Wednesday, June 24, 2020

Thrustinator (2014)

As I've noted before, when Fun Publications came up with ideas for their exclusive toys, they had to work with molds that either Hasbro or Takara had already created, but giving them new color schemes, and perhaps a new part of two (usually a new head) to evoke the concept of a character other than that for which the mold was created. On occasion, the resulting exclusive toy was something truly inspired. Thrustinator was such an inspired concept. 

To understand why Thrustinator was special, it is necessary to explain a bit of history. In the Beast Wars cartoon of the 1990s, one of the standout characters was Waspinator. Waspinator was well-loved for a number of reasons. He had a distinctive "buzzing" speech pattern. He was arguably Beast Wars Megatron's most loyal minion. But, mostly, he had a tendency to find himself in situations where he would suffer indignity after indignity, being blown up or otherwise incapacitated on many occasions, yet somehow he would always be able to (often literally) pull himself together again to keep fighting another day. As such, he was one of the few Predacon survivors at the end of the Beast Wars cartoon, and thus he appeared in its sequel, Beast Machines. But the Beast Machines character was something else entirely. As the story goes, Waspinator made it back to Cybertron from prehistoric Earth entirely on his own power, only to have his spark ripped out of his beastly body and placed in a vehicular form, called Thrust. As Thrust, Waspinator was an entirely different robot. More confident. Less accident-prone. In short, nothing like Waspinator, making the reveal that the spark that energized Thrust was, in fact, Waspinator's quite the surprise revelation. Sadly for Thrust, by the end of Beast Machines, he was reverted back to the lovable goofball of his earlier identity, and placed back in Waspinator's body again (although somehow having Thrust's head!).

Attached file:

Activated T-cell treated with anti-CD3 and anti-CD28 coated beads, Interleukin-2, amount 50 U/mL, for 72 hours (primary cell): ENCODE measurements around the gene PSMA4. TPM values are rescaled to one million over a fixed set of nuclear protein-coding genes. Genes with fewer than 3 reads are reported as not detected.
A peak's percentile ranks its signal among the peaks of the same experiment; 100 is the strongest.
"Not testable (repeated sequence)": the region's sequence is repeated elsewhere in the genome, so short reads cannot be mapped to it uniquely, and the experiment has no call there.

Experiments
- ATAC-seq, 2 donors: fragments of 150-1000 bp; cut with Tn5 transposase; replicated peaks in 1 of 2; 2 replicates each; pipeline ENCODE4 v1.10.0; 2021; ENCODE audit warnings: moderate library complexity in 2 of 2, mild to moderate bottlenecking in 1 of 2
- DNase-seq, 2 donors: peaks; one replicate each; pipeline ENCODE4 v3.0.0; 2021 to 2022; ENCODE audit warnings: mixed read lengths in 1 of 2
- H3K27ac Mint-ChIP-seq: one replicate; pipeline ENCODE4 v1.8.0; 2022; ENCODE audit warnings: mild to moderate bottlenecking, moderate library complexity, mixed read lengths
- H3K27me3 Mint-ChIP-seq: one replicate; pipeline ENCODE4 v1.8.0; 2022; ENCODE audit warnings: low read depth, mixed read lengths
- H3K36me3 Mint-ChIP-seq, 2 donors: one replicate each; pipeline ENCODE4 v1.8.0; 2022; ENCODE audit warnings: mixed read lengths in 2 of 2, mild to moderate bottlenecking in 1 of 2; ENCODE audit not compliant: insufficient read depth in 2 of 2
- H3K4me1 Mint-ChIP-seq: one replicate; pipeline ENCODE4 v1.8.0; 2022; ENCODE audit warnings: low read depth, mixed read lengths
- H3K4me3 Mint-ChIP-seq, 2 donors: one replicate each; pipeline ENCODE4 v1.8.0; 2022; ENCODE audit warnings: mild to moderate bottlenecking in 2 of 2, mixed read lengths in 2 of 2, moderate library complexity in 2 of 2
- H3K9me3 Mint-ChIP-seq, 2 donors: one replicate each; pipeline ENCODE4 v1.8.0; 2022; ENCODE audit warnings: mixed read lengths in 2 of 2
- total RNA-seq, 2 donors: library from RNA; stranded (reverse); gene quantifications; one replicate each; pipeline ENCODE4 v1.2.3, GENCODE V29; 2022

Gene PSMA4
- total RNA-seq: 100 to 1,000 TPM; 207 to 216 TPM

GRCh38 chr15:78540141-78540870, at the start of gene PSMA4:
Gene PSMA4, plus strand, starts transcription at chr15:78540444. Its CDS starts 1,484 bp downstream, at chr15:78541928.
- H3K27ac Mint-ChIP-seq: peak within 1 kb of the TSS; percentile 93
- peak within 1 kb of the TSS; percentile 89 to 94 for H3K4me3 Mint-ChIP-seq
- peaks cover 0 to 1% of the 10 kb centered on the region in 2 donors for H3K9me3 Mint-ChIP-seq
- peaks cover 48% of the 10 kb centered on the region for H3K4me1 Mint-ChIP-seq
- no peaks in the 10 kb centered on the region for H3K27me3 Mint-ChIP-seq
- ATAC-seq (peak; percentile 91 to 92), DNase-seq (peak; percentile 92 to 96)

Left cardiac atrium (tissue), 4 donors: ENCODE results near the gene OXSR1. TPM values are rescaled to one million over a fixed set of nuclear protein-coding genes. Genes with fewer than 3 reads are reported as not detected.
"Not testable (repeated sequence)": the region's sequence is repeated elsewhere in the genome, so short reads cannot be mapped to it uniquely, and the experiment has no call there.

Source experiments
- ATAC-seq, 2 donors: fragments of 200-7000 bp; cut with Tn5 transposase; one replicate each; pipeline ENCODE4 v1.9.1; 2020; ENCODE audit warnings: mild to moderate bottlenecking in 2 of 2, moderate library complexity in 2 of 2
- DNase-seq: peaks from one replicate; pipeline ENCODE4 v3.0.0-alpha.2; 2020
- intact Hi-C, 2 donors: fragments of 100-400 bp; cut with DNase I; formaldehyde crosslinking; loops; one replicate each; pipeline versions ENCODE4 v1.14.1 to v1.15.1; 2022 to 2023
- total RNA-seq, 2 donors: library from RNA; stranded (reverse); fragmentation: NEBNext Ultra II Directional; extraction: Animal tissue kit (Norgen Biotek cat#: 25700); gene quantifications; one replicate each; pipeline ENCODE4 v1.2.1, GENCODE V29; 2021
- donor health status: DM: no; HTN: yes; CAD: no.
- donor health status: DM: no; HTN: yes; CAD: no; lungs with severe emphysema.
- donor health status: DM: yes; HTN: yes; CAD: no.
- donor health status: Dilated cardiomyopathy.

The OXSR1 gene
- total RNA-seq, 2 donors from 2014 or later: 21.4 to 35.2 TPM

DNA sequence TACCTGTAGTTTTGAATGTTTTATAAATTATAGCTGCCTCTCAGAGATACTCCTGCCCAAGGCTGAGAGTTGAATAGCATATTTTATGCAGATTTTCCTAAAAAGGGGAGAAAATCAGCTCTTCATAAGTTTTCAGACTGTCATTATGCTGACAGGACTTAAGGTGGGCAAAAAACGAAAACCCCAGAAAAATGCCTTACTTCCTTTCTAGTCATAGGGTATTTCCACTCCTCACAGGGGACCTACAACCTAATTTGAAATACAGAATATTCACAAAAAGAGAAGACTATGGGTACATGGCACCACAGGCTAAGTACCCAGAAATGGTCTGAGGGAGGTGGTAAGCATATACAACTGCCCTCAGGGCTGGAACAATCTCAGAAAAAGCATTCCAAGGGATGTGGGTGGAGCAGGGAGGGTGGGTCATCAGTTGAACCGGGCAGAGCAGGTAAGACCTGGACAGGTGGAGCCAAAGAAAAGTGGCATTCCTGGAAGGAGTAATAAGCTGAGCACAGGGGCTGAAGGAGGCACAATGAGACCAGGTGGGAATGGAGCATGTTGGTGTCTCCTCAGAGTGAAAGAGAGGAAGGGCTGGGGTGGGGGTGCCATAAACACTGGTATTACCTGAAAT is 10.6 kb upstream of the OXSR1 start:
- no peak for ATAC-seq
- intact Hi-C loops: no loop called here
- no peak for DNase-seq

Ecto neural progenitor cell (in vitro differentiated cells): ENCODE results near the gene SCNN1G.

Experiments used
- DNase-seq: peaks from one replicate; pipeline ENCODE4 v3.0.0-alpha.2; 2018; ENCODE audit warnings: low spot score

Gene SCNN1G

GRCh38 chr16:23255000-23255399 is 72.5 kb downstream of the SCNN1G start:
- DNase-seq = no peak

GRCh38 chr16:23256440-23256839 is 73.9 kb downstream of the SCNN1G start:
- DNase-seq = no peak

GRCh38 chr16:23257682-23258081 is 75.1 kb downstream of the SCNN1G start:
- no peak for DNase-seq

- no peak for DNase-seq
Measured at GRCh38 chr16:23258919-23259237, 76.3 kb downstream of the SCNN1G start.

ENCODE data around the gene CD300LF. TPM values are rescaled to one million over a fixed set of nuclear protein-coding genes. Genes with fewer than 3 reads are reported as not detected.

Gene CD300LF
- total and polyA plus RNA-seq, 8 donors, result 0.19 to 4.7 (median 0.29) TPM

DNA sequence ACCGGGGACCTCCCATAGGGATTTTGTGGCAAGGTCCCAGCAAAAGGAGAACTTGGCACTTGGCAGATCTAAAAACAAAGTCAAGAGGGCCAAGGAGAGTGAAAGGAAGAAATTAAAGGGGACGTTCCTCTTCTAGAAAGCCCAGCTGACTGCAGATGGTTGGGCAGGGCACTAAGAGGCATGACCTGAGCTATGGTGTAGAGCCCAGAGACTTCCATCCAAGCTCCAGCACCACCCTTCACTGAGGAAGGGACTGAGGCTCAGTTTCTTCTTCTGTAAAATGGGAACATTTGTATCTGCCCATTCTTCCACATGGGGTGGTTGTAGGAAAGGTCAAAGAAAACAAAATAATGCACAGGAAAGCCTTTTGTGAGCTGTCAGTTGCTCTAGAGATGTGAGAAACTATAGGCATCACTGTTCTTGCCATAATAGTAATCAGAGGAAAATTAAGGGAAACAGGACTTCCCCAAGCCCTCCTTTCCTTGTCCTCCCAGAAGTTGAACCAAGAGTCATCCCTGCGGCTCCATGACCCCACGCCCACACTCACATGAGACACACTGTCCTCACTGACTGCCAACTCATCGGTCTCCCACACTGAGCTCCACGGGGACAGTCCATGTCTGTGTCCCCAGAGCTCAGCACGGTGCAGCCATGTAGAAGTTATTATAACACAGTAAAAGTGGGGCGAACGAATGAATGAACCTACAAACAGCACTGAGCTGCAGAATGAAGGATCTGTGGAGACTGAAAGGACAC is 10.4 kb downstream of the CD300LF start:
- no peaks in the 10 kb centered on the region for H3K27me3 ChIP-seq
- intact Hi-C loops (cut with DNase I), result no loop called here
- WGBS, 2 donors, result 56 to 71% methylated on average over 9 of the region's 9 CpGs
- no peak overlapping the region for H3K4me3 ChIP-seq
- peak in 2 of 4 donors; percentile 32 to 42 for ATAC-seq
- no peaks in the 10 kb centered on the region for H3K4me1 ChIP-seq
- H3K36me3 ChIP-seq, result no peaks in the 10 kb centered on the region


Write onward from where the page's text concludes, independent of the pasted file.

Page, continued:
Fun Publications took this concept and ran with it, taking advantage of the fact that Takara had taken several Beast Wars molds and added mechanical elements to them for their Beast Wars II cartoon back in 1998. In the case of Thrustinator, Fun Publications used the BWII remold of the original Waspinator toy, which had been used for the character "Dirgegun" (an evolved form of the BWII version of Dirge). All that needed to be done now was make sure that the mechanical portions of the mold used Thrust's primarily-purple color scheme while the remaining organic portions of the mold retained Waspinator's green, while creating an all-new head that itself was an amalgamation of Waspinator's and Thrust's heads (arguably the most intricate design work Fun Publications had ever done for a head). Thus, Thrustinator was born!

When Takara added the mechanical elements to the mold, they also added an extra cannon that isn't technically necessary for either of Thrustinator's modes, but which can be deployed in either of them (here's a picture of the cannon deployed in beast mode). Sadly, although Fun Publications did find occasion to feature Thrustinator in a couple of different comic stories, there just isn't that much actual content featuring him. As such, while he's an inspired oddity, he's still a bit of a cypher, probably to be relegated to fan fiction in the future, now that the franchise has largely moved on to other things.

Still, it really is a brilliant idea....

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